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The following article was written by Coleman Patterson and appeared in the Business section of the Abilene Reporter-News.

Mastering the game of management, April 28, 2006, 7C.

Racquetball.  Remember that wonderful sport that so many people played back in the 1980s?  Well, it is still around and it is still great for exercise, recreation, and relaxation.  Racquetball also provides an outlet for those who thrive on competition.  To master the sport, certain physical skills have to be learned and an understanding of the rules and philosophy of the game have to be developed.

One can learn to play racquetball, or any other sport, through personal experimentation, trial-and-error, and independent study.  To dramatically improve performance, players must constantly seek out and compete with better players.  By progressively finding and learning to beat better competitors, an individual can become an accomplished player.  This “school of hard knocks” method of learning can take considerable time to yield exceptional results.  It also requires that players have access to good players who actually have something beneficial to demonstrate and emulate.  If the best player to learn from is only an average player, then learning to beat that player only requires someone to be slightly better than average.

Another way to learn a sport is to take lessons from experts.  By finding and learning from people who have studied, developed, and mastered the skills and competencies of the game, players can more efficiently learn the game than only through personal trial and error.  Philosophies and tricks of the game that took someone years of experience to figure out independently might be quickly passed on to others through a series of short lessons, stories, or examples.  In the hands of an expert teacher and player, students of the game can learn to become proficient players more quickly than they can solely through personal experience.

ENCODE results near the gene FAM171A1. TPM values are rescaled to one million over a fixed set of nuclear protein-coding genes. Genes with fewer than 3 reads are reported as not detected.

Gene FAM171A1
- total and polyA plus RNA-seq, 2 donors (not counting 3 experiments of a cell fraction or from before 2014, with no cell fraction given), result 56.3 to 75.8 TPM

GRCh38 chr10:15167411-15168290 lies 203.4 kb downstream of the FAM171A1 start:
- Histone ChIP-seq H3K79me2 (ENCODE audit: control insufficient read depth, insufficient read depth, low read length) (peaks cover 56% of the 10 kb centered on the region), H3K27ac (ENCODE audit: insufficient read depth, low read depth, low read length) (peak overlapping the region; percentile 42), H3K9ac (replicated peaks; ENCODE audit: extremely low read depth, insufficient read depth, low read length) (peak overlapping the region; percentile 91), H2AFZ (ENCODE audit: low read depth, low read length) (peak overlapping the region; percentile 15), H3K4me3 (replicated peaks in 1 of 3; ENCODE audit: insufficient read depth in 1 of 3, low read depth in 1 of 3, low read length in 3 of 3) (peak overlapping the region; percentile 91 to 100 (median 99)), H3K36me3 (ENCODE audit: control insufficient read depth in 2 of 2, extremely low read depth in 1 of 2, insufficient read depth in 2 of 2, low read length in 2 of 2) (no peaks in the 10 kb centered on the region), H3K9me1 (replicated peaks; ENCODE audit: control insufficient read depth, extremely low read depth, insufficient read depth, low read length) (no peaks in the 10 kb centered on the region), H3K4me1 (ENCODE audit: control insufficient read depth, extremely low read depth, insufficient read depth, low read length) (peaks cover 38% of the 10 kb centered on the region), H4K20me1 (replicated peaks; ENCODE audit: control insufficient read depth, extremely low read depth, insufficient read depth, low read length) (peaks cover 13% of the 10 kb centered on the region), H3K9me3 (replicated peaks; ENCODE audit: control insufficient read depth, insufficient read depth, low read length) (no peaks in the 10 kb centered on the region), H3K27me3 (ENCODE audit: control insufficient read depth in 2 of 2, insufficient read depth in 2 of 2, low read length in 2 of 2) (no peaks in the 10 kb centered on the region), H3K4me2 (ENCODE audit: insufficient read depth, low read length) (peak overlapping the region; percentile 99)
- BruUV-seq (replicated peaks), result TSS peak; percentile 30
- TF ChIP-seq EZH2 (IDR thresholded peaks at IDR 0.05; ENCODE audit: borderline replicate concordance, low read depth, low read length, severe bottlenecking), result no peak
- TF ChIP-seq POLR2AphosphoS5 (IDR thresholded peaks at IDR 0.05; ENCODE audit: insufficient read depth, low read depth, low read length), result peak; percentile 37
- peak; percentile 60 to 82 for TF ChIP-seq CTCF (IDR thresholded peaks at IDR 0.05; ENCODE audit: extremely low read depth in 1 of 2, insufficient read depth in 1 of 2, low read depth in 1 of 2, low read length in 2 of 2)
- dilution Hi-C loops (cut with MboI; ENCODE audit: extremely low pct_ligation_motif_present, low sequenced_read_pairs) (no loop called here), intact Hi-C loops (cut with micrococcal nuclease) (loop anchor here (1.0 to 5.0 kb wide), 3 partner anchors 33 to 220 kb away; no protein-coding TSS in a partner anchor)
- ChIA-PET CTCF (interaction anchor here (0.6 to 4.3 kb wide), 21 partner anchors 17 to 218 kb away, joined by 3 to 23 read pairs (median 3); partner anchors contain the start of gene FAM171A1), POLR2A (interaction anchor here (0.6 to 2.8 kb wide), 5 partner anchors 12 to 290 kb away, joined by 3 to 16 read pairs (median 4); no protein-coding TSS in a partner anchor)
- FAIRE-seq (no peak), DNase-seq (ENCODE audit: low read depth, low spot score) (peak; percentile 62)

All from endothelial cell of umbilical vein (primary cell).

Learning to become an effective manager or leader is similar in many ways to learning to become a proficient athlete.  Both require the mastery of specific skills and competencies and the development of a successful understanding and philosophy of the “game.”  It is possible to become an effective manager or leader solely through personal experience—as long as one has an intuitive feel for the game, is put in situations with people who are worthy examples, has a tremendous drive to improve and learn, and is given plenty of opportunity to practice “playing” the game.

A more efficient way to develop leadership and management abilities is to combine individual experiences with useful lessons and instruction from others.  Studying the philosophies and experiences of successful leaders and managers, attending professional development meetings and workshops, forming mentor relationships, taking management and leadership courses, and participating in internships and supervised on-the-job training opportunities can all accelerate skill and competency development—when combined with a desire to improve, practice, and conscious reflection and learning.

All organizations require effective leadership and management—which require skills and competencies that take considerable time and practice to develop.  Proper attention should be paid to ensuring that individuals put into positions of responsibility have the proper skills and abilities to succeed and win.

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© 2006, 2007, 2008  Coleman Patterson, All Rights Reserved